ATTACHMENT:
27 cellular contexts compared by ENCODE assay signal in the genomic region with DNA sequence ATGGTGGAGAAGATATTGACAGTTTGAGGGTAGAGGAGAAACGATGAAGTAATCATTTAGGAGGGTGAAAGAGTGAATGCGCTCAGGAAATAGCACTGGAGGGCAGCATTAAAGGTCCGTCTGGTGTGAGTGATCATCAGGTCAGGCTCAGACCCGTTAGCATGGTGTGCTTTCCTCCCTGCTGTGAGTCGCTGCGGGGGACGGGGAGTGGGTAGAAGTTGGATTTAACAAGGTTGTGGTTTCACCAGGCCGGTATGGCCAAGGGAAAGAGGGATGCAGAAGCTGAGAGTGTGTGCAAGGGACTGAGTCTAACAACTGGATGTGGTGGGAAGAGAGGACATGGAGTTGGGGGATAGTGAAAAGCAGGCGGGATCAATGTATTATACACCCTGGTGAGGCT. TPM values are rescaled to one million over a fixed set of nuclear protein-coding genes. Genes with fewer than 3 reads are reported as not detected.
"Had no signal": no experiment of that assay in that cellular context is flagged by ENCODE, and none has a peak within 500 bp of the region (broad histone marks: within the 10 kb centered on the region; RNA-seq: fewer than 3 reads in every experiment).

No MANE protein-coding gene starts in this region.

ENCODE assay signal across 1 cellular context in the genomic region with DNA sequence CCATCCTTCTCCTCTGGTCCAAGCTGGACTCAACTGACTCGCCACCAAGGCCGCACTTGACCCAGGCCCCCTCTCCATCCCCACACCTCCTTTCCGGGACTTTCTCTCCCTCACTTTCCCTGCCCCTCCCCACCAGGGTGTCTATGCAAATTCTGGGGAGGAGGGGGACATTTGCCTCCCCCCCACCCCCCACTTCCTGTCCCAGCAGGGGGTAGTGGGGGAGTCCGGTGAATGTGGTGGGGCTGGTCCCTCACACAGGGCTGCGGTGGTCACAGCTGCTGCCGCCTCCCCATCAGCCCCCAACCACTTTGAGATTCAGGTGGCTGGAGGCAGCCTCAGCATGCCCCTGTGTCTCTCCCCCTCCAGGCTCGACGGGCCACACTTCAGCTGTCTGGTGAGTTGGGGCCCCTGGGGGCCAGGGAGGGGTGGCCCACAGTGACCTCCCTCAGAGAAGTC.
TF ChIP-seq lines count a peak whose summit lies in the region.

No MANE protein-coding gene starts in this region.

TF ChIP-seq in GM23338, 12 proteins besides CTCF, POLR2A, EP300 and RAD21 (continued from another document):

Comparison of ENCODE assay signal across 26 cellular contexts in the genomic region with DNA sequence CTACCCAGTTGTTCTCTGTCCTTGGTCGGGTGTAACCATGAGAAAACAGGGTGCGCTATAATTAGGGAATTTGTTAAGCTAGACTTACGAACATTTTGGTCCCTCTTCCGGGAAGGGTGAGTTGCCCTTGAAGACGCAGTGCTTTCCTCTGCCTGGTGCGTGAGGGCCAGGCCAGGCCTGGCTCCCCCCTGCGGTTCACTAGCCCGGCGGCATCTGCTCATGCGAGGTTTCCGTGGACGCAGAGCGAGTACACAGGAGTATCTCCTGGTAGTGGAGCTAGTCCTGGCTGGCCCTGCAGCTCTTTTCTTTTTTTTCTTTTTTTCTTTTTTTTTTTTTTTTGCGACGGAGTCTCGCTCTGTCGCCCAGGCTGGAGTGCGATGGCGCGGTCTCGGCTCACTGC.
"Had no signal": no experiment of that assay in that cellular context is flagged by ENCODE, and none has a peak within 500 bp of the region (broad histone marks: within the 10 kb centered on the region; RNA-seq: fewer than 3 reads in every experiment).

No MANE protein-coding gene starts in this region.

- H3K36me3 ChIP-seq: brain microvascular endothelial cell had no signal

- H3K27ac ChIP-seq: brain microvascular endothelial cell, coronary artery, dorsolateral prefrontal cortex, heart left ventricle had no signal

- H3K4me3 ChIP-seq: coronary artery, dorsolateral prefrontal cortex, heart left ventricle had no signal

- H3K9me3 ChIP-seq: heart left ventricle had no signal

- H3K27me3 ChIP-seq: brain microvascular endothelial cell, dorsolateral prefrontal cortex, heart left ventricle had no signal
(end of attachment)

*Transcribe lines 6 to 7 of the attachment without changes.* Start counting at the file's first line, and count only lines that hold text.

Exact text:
No MANE protein-coding gene starts in this region.

TF ChIP-seq in GM23338, 12 proteins besides CTCF, POLR2A, EP300 and RAD21 (continued from another document):